SWK Holdings Corporation

Q1 2024 Earnings Conference Call


spk00: questions and comments after the presentation. It is now my pleasure to turn the floor over to your host, Jason Rando. Sir, the floor is yours.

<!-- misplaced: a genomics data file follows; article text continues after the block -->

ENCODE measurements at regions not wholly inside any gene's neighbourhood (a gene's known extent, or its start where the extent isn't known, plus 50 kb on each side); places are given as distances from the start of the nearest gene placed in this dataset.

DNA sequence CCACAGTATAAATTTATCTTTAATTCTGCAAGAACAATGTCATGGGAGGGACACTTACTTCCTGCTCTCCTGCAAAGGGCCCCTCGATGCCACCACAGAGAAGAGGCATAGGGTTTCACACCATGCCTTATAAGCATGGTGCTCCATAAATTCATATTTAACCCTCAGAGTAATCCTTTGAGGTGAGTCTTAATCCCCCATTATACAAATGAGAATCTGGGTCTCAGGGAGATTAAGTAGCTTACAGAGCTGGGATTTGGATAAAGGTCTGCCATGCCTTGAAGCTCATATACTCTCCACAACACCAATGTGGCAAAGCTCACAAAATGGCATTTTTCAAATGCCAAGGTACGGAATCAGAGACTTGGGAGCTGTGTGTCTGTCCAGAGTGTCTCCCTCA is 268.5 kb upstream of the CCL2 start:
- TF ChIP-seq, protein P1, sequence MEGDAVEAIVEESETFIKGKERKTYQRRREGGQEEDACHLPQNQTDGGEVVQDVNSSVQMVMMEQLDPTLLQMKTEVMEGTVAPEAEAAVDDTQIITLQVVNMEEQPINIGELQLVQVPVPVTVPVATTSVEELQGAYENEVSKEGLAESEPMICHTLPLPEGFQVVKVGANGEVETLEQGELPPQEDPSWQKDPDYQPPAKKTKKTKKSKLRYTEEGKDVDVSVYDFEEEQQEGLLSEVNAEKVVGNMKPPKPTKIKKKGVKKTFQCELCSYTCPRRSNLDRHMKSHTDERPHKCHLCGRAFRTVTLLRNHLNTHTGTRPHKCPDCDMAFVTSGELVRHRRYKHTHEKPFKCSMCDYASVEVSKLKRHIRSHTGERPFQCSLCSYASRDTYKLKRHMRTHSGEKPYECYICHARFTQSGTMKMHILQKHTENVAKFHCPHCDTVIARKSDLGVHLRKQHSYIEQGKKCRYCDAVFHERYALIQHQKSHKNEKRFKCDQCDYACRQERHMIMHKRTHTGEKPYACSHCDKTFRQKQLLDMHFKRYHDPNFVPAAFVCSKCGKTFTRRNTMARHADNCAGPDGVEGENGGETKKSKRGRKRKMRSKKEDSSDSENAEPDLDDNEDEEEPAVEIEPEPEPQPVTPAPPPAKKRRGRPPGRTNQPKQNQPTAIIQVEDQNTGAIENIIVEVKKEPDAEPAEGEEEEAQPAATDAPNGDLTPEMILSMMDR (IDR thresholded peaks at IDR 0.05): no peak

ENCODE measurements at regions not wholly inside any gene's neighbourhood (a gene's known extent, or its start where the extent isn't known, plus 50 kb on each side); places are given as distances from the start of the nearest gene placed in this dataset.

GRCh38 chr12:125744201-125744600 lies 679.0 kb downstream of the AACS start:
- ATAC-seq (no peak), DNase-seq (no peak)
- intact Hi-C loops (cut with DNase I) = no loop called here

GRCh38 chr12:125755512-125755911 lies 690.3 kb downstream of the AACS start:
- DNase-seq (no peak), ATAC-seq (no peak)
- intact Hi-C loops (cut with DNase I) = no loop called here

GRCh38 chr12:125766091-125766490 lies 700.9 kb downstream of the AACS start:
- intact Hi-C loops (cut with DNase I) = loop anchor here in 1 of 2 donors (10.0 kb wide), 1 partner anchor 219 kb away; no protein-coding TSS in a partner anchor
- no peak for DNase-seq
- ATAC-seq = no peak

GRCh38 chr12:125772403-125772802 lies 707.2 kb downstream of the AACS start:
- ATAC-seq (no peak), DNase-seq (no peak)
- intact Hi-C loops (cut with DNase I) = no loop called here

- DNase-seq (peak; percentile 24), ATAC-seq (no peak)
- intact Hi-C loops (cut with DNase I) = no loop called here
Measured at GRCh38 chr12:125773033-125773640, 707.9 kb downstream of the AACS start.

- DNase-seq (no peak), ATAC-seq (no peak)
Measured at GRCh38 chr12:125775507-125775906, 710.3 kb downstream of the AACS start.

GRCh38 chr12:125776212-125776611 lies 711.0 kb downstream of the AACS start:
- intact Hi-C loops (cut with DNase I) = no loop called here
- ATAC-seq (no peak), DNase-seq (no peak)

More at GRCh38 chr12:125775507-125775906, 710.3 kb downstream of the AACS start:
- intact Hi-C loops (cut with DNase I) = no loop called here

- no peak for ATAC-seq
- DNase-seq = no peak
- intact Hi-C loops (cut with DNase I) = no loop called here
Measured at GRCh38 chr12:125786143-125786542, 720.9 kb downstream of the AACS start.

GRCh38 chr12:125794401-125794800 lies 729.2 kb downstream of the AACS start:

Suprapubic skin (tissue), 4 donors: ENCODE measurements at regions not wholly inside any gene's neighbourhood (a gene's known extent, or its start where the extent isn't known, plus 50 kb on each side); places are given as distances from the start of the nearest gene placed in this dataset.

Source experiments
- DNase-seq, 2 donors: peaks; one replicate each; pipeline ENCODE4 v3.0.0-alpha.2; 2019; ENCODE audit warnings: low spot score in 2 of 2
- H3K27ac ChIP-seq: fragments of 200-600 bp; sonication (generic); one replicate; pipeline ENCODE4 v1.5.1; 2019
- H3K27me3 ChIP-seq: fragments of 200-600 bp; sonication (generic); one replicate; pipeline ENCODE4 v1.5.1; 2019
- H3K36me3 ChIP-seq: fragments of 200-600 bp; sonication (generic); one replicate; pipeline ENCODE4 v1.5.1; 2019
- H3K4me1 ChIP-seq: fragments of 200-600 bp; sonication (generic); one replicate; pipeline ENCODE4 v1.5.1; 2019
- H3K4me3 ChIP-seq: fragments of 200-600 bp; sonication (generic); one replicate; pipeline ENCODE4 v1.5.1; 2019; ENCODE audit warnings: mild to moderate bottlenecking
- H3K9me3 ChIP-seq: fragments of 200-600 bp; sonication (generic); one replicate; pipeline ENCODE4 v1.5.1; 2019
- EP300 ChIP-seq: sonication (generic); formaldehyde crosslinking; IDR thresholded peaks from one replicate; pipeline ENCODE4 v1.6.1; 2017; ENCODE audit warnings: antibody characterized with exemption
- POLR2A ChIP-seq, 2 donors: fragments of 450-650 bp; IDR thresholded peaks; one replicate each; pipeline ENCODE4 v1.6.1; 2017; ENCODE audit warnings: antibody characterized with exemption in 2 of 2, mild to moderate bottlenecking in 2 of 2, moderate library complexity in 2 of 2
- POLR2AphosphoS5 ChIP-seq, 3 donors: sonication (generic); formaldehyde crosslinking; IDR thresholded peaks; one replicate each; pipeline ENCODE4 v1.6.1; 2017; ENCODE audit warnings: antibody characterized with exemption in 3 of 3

spk01: Good morning, everyone. Thank you for joining SWK Holdings' first quarter 2024 financial and corporate results call. Yesterday evening, SWK Holdings issued a press release detailing its financial results for the three months ended March 31st, 2024. The press release can be found in the investor relations section of swkhole.com under news releases. Before beginning today's call, I would like to make the following statement regarding forward-looking statements. Today we'll be making certain forward-looking statements about future expectations, plans, events, and circumstances, including statements about our strategy, future operations, and our expectations regarding our capital allocation and cash resources. These statements are based on our current expectations, and you should not place undue reliance on these statements. Actual results may differ materially due to our risks and uncertainties, including those detailed in the risk factors section of SWK Holdings 10-K filed with the SEC and other filings we make with the SEC from time to time. SWK Holdings disclaims any obligation to update information contained in these forward-looking statements, whether as a result of new information, future events, or otherwise. Joining me from SWK Holdings on today's call is Jody Stacks, President and CEO. who will provide an update on SWK's first quarter 2024 corporate and financial results. Jody, go ahead.